Giroud capitalised on a first-half howler from visiting goalkeeper Artur Boruc and converted a second-half penalty as Wenger's men stretched their lead at the Premier League summit to four points with a 2-0 victory over Southampton.
It took the France international striker's tally for the season to 10 goals, an unexpected return in light of his at times laboured attempts to get to grips with the English game after joining from Montpellier before the start of last season.
"Olivier is a positive character who is always ready for a battle," Wenger said.
"He's maybe completely different to the rest of the team but he gives us so much with his physical presence, with his link play that has improved tremendously and he has the mental qualities and a positive attitude."
Wenger conceded the run to double figures may have even surprised Giroud.
"Strikers will tell you, 'No, no - I'm not obsessed by scoring goals', but if they don't score they are sick.
"It is a relief for him I believe as well because he didn't expect it himself to score so many from the start of the season but that will only boost his confidence."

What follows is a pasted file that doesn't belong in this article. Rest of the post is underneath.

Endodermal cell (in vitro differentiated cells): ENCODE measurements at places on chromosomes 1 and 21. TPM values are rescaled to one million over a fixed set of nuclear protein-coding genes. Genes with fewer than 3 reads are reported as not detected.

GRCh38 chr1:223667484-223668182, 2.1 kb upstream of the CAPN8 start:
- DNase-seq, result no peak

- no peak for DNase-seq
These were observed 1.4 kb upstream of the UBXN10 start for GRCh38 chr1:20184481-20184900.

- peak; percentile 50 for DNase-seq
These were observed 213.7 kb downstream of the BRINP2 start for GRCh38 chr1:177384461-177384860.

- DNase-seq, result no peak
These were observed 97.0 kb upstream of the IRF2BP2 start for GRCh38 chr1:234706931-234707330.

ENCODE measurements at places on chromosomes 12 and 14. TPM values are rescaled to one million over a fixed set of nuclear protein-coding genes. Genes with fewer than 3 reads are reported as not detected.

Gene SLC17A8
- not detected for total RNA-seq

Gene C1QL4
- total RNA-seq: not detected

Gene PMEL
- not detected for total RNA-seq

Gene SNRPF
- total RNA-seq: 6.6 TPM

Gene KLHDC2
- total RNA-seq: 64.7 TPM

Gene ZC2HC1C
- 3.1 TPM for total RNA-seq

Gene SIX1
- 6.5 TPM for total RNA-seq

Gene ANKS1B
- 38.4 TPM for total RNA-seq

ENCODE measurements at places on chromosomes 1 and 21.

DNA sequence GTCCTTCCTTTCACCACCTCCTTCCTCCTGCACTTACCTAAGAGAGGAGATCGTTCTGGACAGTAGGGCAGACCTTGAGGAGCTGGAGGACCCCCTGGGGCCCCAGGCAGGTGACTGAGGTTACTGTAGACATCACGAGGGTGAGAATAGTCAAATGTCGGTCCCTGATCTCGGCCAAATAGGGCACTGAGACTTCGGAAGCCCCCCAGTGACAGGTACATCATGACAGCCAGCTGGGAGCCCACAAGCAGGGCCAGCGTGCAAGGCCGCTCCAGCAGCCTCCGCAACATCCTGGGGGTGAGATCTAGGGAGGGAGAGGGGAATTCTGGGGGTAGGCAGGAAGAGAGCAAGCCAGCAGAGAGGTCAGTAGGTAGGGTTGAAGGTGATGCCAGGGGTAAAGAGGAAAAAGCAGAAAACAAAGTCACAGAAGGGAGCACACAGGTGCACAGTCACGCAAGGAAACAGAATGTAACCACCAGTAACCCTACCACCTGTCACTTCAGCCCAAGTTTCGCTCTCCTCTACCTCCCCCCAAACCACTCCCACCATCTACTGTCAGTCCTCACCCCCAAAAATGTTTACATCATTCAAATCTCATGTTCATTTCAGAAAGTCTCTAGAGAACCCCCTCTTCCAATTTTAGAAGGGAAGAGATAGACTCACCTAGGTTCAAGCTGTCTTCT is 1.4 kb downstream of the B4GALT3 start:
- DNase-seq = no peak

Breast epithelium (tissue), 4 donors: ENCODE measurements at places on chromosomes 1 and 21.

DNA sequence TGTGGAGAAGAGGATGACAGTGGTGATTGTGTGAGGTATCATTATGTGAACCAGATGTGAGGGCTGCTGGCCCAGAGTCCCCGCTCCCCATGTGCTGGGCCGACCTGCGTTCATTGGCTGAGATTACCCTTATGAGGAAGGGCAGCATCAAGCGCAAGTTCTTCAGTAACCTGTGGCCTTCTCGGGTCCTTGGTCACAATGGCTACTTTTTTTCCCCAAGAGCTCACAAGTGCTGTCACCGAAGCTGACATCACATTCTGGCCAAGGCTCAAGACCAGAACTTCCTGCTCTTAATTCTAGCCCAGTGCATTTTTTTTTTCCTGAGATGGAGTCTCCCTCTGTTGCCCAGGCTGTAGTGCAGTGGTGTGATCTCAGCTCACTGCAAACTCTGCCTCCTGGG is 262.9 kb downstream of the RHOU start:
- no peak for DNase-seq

Wenger feels Southampton provided Giroud with the kind of physical battle he relishes, before suggesting such players are now a dying breed in Europe.
"He loves that he has a big frame and he uses his upper body well," he said.
"I said many times, Europe produces still fantastic football players but if you look we don't produce in Europe any more strikers, or very few.
"All the big strikers today come from South America. You look during the summer period, you had Falcao going to Monaco in a big transfer, Cavani going to Paris Saint Germain, Suarez - everybody wanted to buy him, Higuain has gone to Napoli for a lot of money.
"But that's an area where in Europe it is very difficult to find because we produce less strikers. Even a country like Germany, where I can remember in every big club they had a big striker.
"They have produced fantastic players but they do not produce young strikers and maybe is that a consequence of the way we coach; is that a consequence of modern life? I don't know."
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